Therapeutic drug monitoring

Therapeutic drug monitoring

Prescribers choose treatment regimens on the basis that the benefits that accrue will outweigh the adverse effects. However, that outcome is never certain for individual patients even if the best evidence suggests that it is likely. The uncertainty arises for many of the reasons outlined in previous sections (e.g. pharmacodynamics, pharmacokinetics, pharmacogenetics). For this reason, whenever possible, prescribers should try to measure the effects of the drug, beneficial and harmful. This will help to inform decisions about dose titration (up or down) or discontinuation of treatment. Monitoring can be achieved in several different ways. It might be achieved subjectively be asking the patient about their symptoms. More objective approaches might be to measure the actual clinical effect. If this is not possible then alternatives are to measure a biomarker that acts as a surrogate for the clinical endpoint. Alternatively, if the pharmacodynamic effects of the drug are difficult to assess then it may be possible to measure the plasma drug concentration on the basis that it will be closely related to the effect of the drug.

Monitoring drug therapy - using drug concentration

Therapeutic drug monitoring is the term usually applied to the monitoring of drug therapy using plasma drug concentration. Three criteria must be met if plasma concentration is to be a useful marker for clinical endpoints:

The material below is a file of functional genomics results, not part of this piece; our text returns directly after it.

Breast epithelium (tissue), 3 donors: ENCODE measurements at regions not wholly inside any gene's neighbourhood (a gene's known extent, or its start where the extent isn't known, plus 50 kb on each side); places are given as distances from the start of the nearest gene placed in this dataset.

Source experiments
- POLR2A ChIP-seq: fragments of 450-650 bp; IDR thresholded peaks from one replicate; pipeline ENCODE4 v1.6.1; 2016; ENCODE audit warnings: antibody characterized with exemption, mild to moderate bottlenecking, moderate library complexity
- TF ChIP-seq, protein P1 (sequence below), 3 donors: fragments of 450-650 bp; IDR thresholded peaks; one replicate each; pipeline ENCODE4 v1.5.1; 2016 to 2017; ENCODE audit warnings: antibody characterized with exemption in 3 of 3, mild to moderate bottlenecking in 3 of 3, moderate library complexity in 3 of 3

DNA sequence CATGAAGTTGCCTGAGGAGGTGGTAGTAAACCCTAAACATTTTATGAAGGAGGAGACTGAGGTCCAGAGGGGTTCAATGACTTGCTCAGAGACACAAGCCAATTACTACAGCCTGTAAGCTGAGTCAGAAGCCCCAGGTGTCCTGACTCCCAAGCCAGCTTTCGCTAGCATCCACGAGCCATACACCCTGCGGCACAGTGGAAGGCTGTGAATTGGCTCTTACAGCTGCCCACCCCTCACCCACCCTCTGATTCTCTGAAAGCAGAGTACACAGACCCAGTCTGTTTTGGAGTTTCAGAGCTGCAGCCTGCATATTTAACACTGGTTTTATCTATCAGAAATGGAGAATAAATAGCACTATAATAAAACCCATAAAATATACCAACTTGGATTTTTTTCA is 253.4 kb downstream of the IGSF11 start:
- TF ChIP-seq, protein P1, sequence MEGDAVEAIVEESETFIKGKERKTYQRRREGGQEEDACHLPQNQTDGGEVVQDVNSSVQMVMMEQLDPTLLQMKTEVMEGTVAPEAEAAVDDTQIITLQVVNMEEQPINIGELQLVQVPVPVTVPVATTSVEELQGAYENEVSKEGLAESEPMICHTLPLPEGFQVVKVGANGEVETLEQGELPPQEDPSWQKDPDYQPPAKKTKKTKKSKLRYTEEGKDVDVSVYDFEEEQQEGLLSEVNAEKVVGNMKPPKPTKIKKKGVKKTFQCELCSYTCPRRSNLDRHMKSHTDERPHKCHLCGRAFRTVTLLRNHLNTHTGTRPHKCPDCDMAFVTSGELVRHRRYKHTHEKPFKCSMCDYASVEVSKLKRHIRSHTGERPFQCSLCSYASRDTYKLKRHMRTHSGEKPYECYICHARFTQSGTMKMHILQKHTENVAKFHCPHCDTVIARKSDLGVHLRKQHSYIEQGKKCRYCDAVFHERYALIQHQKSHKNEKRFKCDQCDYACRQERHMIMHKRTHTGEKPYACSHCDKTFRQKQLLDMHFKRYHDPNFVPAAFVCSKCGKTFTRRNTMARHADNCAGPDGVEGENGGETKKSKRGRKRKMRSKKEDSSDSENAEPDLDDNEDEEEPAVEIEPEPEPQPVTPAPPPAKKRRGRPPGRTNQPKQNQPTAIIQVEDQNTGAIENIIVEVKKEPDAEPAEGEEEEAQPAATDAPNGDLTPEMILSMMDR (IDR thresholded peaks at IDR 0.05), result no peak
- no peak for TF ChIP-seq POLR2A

• Clinical endpoints and other pharmacodynamic (surrogate) effects are difficult to monitor. If either were available they would be preferable to a more ‘remote’ marker like plasma drug concentration.
  • The relationship between plasma concentration and clinical effects is predictable. If this relationship is unpredictable then the drug concentration will be a poor predictor of clinical benefit or toxicity. Amongst anti-epileptic drugs phenytoin is exceptional in having a good correlation between its plasma concentration and clinical effects.
  • The therapeutic index is low. For drugs with a high therapeutic index any variability in plasma concentrations is likely to be irrelevant. Knowledge of the dosage alone may be sufficient to predict whether the plasma concentration is within the therapeutic range.

Monitoring drug therapy - using drug effect

The optimal approach to monitoring is to assess the clinical endpoints directly (e.g. control of ventricular rate in a patient with atrial fibrillation). The drug dosage can be titrated to achieve the desired heart rate. Sometimes this is impractical because the clinical endpoint is a future event that cannot be detected until it is inevitable or irreversible (e.g. prevention of cardiovascular events by statins) or because it cannot be assessed at a time that allows it to be used a guide for therapy (e.g. treating a chest infection with antibiotics). In these circumstances it may be possible to select a surrogate endpoint that will serve to predict success or failure in achieving the desired outcome. The surrogate end point may be either:

  • Directly related to the clinical endpoint by being an obligatory intermediate step in the pathophysiological process (e.g. serum cholesterol as a surrogate for myocardial infarction)
  • Indirectly related to the clinical endpoint because, although it indicates the progress of the pathophysiology is not a key factor in progression to the clinical endpoint (e.g. serum C-reactive protein as a surrogate marker for resolution of inflammation).

When the surrogate marker is a biological characteristic it is termed a ‘biomarker’.